Selenium and osteoporosis

Selenium intake in a dose-response manner is negatively correlated with osteoporosis. Compared with the lowest quartile tho odds ratios of osteoporosis were 0.72, 0.72 and 0.47 for the second, third and fourth quartiles of dietary Se intake, respectively. See also this paper.

In my paper on osteoporosis on the Osteoporsis page I argue that the transsulfuration pathway is dysregulated in osteoporosis. Dysregulation of the transsulfuration pathway would dysregulate selenium metabolsim as the food form of selenium, selenomethionine is metabolized via the transsulfuration pathway. Se-methylselenocysteine can be metabolized by kynurenine aminotransferase whereby Se-Methyl-L-selenocysteine + H2O <=> Pyruvate + Ammonia + Methaneselenol. Kynurenine aminotransferase is an enzyme that is not in the transsuluration pathway whereby Se-methylselenocysteine is the prefecred form of supplemental selenium as selenium from Se-methylselenocysteine is biovailable. Dosages of Se-methylselenocysteine should not exceed 200 micrograms a day. More is not better.

In schizophrenia all paths lead to the transsulfuration pathway

With a dysregulation of the transsulfuration pathway (homocysteine to L-cysteine) sufficient L-cysteine for iron-sulfur cluster formation is not synthesized. Sulfur for iron-sulfur cluster biogenesis is derived from L-cysteine. Supplemental iron increases levels of iron-sulfur proteins. Supplemental iron can partly compensate for dysregulation of the transsulfuration pathway in schizophrenia. Selenomethionine, the food form of selenium is metabolized by enzymes in the transsulfuration pathway. Metabolism off Se-methylselenocysteine by-passes the transsulfuration pathway whereby Se-methylselenocysteine can provide bioavailable selenium for individuals with schizophrenia. Taurine is synthesized from L-cysteine. With L-cysteine not synthesized appropriately taurine will not be synthesized at appropriate levels. Taurine is needed to form various bile acids, With low levels of taurine there will not be sufficient taurine conjugated bile acids. Fat absorption requires bile acids. With low levels of taurine due to low levels of L-cysteine fat absorption will be impaired. Supplemental taurine and supplemental essential fatty acids will compensate for low levels of taurine due to low levels of L-cysteine which are in turn due to dysregulation of the transsulfuration pathway. Taurine by sparing L-cysteine will also increase levels of L-cysteine.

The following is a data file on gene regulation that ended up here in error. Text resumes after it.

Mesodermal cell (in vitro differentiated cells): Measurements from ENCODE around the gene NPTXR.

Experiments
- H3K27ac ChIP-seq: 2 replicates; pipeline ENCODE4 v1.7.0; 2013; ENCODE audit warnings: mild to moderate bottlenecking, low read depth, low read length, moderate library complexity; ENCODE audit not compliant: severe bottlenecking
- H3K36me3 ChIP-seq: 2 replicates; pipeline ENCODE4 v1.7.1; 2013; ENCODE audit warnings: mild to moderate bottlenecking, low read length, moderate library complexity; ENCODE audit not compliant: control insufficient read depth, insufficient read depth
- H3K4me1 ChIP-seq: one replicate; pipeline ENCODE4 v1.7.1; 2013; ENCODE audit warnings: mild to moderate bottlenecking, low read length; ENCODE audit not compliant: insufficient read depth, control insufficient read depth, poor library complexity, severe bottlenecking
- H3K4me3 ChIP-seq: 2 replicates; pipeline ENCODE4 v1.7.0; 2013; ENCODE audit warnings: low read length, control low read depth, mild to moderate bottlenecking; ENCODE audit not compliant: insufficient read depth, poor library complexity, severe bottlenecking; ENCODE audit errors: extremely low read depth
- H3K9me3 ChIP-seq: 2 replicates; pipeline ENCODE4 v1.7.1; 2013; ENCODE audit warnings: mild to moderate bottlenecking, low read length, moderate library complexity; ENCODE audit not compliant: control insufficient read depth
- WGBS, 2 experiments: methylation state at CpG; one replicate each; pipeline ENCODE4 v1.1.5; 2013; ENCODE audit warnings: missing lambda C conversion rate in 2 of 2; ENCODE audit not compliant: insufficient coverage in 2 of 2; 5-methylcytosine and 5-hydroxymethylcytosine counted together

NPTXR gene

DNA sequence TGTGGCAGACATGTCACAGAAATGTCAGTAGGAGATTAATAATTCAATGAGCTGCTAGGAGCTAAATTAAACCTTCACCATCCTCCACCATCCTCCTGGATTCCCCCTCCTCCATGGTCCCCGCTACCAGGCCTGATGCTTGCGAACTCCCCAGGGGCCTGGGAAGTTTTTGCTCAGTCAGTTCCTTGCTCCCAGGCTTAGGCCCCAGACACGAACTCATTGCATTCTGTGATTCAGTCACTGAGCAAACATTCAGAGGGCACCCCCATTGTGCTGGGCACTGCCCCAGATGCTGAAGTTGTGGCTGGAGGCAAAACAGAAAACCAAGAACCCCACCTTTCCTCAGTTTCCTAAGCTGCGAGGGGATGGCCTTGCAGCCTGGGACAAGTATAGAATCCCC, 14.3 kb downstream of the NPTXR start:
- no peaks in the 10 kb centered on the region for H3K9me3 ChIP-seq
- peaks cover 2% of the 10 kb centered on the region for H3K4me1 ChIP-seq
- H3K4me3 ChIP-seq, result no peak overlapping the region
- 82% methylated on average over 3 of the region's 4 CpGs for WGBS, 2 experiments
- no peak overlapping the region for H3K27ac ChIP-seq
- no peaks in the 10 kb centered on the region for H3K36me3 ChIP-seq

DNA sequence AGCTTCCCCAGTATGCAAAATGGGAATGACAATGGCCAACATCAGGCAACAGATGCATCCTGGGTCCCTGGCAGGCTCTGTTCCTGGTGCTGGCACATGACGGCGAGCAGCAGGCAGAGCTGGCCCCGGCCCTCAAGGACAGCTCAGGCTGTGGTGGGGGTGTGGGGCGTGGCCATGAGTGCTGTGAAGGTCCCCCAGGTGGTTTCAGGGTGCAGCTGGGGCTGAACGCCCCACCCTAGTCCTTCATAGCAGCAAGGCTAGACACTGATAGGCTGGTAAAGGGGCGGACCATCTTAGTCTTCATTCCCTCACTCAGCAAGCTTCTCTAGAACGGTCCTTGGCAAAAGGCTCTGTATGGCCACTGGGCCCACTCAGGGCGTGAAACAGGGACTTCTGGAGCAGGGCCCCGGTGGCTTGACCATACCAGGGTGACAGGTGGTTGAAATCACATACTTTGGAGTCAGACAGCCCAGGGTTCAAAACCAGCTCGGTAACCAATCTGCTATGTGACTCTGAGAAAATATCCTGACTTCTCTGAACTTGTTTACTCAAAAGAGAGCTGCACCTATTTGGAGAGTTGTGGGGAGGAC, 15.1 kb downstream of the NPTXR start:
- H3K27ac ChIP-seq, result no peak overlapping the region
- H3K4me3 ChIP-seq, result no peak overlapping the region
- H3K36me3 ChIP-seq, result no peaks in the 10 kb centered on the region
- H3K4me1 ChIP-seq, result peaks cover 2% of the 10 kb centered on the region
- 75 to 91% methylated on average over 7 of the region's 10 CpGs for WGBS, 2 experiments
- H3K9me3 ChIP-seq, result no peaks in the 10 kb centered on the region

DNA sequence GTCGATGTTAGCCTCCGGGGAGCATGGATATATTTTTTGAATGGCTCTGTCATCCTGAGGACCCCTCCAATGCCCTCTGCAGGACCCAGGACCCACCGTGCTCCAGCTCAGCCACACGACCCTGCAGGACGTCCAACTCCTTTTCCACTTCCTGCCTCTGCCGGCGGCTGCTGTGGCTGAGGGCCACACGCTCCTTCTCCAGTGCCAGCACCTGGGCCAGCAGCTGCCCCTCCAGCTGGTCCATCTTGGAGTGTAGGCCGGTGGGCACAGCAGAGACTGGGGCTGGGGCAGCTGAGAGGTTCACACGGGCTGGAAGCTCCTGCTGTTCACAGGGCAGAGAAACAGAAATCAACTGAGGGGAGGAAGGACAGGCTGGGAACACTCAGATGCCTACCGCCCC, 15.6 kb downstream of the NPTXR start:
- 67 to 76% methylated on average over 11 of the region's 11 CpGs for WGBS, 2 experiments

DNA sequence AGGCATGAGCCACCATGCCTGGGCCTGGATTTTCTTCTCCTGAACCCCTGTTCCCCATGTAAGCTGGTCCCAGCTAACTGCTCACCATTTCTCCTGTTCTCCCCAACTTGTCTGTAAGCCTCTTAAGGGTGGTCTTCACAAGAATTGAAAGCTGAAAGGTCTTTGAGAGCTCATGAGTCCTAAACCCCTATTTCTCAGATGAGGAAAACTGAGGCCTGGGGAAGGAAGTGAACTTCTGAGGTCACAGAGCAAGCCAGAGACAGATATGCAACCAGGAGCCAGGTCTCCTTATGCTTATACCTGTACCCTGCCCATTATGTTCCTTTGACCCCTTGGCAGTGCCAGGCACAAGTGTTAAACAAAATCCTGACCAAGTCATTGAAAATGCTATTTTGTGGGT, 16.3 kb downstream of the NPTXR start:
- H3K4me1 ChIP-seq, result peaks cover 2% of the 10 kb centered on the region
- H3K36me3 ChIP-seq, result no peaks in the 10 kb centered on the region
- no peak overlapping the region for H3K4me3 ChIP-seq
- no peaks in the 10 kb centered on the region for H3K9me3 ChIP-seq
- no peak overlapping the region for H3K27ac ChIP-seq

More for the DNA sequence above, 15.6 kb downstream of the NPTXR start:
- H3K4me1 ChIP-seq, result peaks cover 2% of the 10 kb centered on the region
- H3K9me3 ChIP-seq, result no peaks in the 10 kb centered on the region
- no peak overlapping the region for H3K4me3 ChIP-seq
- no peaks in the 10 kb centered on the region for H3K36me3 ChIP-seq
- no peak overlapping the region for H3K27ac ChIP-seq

An Important Warning: No supplements that contain L-cysteine or L-methionine should be supplemented. And no supplements that reduce cystine to L-cysteine, such as lipoic acid, should be supplemented. See the Treatment page for supplements that can be of assistance in the treatment of schizophrenia.

The association of APOE-ε4 with Alzheimer’s disease could be due to a connection of APOE-ε4 with selenium transport into cells.

Carriers of of the apoE ε4 allele have significantly lower selenium levels in nails and brains. Selenoprotein P is a selenium transport protein. Apolipoprotein E receptor 2 by binding to selenoprotein P regulates uptake of selenium into cells. Both apolipoprotein E receptor 2 and apolipoprotein E regulate transport of selenoprotein P into cells. Selenoprotein P provides protection from amyloid β (Aβ), the main component of amyloid plaques seen in Alzheimer’s disease. The association of apoE ε4 with Alzheimer’s disease could be due to apoE ε4 not being as effective in regulation of selenium transport into cells via apolipoprotein E receptor 2 as other alleles of apoE.